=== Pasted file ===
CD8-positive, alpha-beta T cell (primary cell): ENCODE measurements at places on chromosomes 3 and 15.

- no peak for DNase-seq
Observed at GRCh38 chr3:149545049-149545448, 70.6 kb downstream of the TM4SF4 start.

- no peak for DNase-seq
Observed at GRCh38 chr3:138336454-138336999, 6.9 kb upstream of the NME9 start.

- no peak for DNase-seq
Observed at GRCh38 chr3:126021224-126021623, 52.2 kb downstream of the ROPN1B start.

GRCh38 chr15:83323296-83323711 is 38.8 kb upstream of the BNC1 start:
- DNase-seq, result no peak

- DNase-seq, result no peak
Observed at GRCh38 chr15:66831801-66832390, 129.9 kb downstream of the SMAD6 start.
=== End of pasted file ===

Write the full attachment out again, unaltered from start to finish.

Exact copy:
CD8-positive, alpha-beta T cell (primary cell): ENCODE measurements at places on chromosomes 3 and 15.

- no peak for DNase-seq
Observed at GRCh38 chr3:149545049-149545448, 70.6 kb downstream of the TM4SF4 start.

- no peak for DNase-seq
Observed at GRCh38 chr3:138336454-138336999, 6.9 kb upstream of the NME9 start.

- no peak for DNase-seq
Observed at GRCh38 chr3:126021224-126021623, 52.2 kb downstream of the ROPN1B start.

GRCh38 chr15:83323296-83323711 is 38.8 kb upstream of the BNC1 start:
- DNase-seq, result no peak

- DNase-seq, result no peak
Observed at GRCh38 chr15:66831801-66832390, 129.9 kb downstream of the SMAD6 start.